As mentioned earlier, the printer 20 is controlled for advancing the film 22, and the pen 24 is scanned across the swath 34 as selected pen nozzles are fired so that ink drops may be placed at selected pixels 40 within the swath 34. In accordance with the present invention, the printer 20 is controlled to place over selected pixels 40 ink drops that are arranged so that there results a substantially uniform-density image with substantially no random coalescence of ink.
In accordance with a preferred ink placement method of the present invention, the ink-jet pen 24 is fired in a manner such that a cluster 44 of four ink drops 44a, 44b, 44c, 44d is delivered to the printing medium 22 to cover four pixels. In the figures, printed ink drops are represented by circular solid lines that define the outer boundary of the printed drops. Accordingly, overlapping circular lines represent overlapping ink drops.
The cluster 44 is formed by timing the pen firing so that the four ink drops 44a-d overlap symmetrically across the common boundaries 42 of the four pixels 40 that are covered by the cluster 44. In this regard, the vertical common boundary of one group of drop-covered pixels 40 is indicated by line V in FIG. 2. The horizontal common boundary of a group of drop-covered pixels 40 is indicated by line H. For convenience, any four adjacent pixels that are covered (or may be covered by) a single drop cluster 44 will be referred to as a pixel group 45. One such uncovered group 45 is depicted, for illustration purposes with cross-hatched lines in FIG. 2.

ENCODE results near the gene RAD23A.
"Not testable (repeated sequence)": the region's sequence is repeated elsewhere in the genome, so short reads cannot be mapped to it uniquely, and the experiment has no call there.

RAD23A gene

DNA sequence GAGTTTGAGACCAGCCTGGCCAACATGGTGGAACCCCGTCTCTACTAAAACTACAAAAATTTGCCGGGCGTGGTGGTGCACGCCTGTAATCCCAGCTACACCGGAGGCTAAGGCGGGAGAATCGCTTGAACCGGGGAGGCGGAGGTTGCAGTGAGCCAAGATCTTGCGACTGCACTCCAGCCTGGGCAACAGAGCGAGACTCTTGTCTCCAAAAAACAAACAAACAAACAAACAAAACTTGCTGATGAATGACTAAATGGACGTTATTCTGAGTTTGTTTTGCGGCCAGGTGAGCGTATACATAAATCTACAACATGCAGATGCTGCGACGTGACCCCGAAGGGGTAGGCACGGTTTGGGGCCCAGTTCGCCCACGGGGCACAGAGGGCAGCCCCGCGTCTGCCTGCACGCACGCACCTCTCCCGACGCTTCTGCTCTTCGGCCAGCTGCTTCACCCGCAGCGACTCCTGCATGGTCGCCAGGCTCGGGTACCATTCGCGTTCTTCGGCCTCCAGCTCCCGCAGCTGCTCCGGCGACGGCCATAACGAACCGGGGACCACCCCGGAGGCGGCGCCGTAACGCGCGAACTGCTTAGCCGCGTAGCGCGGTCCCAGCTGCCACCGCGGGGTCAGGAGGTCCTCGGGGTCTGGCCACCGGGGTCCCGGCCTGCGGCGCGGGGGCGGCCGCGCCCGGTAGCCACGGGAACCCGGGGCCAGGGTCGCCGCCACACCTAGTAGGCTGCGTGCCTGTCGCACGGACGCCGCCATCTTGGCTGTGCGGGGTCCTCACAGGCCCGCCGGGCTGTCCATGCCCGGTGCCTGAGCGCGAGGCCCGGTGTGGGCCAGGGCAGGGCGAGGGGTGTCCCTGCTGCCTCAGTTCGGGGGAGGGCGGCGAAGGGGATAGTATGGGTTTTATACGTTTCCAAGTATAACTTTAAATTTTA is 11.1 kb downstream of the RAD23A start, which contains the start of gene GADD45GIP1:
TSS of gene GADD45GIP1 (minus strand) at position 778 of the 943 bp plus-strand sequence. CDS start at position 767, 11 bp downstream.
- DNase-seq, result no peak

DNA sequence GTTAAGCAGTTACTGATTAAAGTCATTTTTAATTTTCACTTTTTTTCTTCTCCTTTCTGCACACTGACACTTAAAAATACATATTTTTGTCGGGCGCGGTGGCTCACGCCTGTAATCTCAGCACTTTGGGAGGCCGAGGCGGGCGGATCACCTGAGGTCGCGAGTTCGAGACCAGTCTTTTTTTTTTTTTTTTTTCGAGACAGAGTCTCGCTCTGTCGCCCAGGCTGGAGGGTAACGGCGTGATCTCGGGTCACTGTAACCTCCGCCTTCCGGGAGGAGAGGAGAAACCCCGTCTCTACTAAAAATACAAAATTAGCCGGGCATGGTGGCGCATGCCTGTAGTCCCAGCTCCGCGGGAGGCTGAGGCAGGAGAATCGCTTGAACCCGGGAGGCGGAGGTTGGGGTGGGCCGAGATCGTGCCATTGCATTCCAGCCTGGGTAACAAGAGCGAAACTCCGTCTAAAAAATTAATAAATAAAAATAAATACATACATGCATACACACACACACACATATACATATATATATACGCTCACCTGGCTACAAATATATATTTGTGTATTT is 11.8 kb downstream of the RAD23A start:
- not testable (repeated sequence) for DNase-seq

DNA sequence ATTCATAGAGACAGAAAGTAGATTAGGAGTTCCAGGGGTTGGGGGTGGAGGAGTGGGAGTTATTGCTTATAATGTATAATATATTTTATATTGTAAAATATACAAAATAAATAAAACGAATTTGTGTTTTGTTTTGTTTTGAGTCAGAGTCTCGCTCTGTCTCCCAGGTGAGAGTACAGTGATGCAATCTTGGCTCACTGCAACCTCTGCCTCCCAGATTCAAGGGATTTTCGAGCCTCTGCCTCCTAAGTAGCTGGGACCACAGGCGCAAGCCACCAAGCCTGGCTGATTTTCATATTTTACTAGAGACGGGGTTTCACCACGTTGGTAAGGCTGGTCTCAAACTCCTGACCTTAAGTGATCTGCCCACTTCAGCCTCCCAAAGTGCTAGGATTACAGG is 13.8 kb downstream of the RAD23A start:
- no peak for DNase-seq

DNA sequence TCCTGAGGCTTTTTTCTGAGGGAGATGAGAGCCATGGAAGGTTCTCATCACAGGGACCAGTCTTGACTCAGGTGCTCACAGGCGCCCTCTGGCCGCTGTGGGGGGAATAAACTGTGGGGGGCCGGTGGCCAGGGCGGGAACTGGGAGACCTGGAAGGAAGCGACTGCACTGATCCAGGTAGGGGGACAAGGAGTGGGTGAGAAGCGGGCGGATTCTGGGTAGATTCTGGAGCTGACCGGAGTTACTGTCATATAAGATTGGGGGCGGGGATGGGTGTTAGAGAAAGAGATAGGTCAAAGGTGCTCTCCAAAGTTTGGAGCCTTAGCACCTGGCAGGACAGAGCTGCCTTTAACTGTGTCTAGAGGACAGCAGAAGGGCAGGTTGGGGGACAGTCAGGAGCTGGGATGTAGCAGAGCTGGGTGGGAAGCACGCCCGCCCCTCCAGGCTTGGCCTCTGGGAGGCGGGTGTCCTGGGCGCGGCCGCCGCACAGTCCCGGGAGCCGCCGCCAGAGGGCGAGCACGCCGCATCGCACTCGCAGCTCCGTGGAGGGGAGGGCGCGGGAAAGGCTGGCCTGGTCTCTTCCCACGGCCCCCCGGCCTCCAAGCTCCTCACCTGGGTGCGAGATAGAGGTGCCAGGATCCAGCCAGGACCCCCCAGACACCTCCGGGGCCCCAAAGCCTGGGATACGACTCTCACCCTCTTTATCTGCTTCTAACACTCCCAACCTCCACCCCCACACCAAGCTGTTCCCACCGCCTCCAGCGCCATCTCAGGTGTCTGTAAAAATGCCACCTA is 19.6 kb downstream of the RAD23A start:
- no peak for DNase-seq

Each drop 44a-d of a cluster 44 is sized to completely cover the area within boundary lines 42 of a pixel 40. As shown in FIG. 2, the drops 44a-d also extend slightly beyond these surface area boundaries 42 in the horizontal and vertical directions. This extension permits pixel to pixel overlap where complete ink coverage of the swath 34 is desired, as described more fully below. Best results are achieved where the diagonally adjacent drop pairs 44a, 44d and 44b, 44c of a four-drop cluster 44 are directed to land immediately adjacent to one another without overlapping.
FIG. 2 illustrates a 50% coverage pattern. A 50% coverage pattern means that 50% of the surface area in a particular region of the printing medium is covered with ink, and the remaining 50% is not covered with ink. Accordingly, with single color (e.g., black) printers, a 50% coverage pattern is useful for producing a shade of grey.